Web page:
Archives of ophthalmology, 2007; 125 (3) doi:10.1001/archopht.125.3.333
Affiliation: Brigham and Women's Hospital, United States
Abstract: OBJECTIVE: To test whether beta carotene supplementation affects the incidence of age-related maculopathy (ARM) in a large-scale randomized trial.
DESIGN: Randomized, double-masked, placebo-controlled trial among 22 071 apparently healthy US male physicians aged 40 to 84 years. Participants were randomly assigned to receive beta carotene (50 mg every other day) or placebo. Main Outcome Measure Incident ARM responsible for a reduction in best-corrected visual acuity to 20/30 or worse.
RESULTS: After 12 years of treatment and follow-up, there were 162 cases of ARM in the beta carotene group vs 170 cases in the placebo group (relative risk [RR], 0.96; 95% confidence interval [CI], 0.78-1.20). The results were similar for the secondary end points of ARM with or without vision loss (275 vs 274 cases; RR, 1.01; 95% CI, 0.86-1.20) and advanced ARM (63 vs 66 cases; RR, 0.97; 95% CI, 0.69-1.37).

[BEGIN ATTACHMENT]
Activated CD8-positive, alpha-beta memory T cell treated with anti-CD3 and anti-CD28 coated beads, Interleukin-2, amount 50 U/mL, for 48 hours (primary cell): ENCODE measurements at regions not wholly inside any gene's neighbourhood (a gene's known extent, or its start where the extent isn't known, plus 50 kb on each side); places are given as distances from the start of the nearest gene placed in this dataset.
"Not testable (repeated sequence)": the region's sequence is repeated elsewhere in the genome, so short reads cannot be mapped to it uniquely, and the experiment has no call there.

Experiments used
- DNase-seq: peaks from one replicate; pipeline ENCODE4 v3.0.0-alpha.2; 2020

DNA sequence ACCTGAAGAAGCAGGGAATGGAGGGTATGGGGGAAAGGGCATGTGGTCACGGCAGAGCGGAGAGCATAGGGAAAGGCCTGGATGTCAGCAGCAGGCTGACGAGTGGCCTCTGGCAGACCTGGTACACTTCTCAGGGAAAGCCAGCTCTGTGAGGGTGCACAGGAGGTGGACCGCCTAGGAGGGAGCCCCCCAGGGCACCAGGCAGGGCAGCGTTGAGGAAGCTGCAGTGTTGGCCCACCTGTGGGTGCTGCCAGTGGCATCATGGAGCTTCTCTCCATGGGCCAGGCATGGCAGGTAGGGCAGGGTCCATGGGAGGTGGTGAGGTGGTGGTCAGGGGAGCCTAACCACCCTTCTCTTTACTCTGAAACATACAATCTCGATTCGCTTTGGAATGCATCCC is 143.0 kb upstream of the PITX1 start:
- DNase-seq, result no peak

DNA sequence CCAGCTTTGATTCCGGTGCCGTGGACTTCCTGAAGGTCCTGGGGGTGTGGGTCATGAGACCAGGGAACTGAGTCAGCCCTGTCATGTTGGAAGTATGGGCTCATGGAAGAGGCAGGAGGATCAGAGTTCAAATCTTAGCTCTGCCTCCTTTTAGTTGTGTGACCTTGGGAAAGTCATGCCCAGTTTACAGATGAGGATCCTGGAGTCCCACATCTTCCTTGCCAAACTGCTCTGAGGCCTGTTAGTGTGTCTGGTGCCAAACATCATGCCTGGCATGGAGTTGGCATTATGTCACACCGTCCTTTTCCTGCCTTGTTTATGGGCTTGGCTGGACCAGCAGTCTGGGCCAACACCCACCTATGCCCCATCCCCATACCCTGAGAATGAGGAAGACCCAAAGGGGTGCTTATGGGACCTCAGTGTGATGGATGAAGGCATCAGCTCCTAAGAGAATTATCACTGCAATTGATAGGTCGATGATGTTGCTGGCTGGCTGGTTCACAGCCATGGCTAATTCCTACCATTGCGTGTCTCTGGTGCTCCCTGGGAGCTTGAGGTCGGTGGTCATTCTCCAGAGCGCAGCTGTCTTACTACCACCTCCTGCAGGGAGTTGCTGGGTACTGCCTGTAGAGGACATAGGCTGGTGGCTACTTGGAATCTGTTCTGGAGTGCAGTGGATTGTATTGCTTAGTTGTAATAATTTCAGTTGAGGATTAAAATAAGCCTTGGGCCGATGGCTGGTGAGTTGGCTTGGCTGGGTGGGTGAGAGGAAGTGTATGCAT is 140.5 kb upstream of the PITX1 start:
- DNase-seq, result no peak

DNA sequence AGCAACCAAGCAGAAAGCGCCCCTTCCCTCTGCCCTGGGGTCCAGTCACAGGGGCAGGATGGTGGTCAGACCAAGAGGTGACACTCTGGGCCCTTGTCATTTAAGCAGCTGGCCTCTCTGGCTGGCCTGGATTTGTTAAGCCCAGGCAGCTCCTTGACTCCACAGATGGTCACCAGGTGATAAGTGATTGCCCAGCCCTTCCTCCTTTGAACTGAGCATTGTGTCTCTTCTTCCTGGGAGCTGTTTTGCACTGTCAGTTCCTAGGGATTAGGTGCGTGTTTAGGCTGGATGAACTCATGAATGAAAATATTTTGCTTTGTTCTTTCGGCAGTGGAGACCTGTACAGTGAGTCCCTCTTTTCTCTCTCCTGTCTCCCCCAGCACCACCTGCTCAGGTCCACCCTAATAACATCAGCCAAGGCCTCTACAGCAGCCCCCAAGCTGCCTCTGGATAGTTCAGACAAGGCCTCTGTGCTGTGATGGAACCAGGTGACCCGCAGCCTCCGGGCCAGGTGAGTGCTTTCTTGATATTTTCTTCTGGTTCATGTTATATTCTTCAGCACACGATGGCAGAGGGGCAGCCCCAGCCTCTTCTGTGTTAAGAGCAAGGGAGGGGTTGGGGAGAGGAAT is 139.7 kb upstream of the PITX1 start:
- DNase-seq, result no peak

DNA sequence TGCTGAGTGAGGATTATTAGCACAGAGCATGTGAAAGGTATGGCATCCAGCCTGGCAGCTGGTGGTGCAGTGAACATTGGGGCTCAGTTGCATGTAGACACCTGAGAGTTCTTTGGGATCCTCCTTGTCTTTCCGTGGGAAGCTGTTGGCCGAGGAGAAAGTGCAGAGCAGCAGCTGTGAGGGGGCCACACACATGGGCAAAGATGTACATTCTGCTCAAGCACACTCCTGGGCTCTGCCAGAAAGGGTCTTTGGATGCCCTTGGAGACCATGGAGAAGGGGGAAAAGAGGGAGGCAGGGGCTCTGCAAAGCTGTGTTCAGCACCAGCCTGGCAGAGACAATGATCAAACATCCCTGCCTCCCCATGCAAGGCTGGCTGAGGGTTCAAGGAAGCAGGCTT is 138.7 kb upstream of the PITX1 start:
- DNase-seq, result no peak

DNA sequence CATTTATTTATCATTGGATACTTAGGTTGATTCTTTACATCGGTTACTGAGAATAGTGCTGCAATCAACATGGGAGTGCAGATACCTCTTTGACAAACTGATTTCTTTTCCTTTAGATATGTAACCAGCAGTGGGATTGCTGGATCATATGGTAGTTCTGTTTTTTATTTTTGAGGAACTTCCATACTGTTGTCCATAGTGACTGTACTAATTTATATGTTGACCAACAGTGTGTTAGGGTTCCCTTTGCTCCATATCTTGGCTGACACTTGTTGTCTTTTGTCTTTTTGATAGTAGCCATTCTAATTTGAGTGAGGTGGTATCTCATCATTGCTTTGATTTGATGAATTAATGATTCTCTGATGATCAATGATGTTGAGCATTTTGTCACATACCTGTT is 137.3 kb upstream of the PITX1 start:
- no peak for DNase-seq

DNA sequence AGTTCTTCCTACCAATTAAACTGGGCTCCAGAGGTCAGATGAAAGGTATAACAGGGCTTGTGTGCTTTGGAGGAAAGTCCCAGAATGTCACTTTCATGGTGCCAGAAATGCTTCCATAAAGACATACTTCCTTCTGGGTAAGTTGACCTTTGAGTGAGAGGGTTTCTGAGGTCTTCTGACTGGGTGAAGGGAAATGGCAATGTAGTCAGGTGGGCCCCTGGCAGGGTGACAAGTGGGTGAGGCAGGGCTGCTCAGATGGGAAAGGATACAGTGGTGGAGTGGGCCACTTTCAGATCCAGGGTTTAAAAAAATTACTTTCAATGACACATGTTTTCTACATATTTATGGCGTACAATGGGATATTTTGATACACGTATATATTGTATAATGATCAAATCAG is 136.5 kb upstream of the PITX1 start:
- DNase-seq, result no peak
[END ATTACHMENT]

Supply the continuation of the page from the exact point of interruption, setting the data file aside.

CONCLUSIONS: These randomized data relative to 12 years of treatment among a large population of apparently healthy men indicate that beta carotene supplementation has no beneficial or harmful effect on the incidence of ARM. Long-term supplemental use of beta carotene neither decreases nor increases the risk of ARM.
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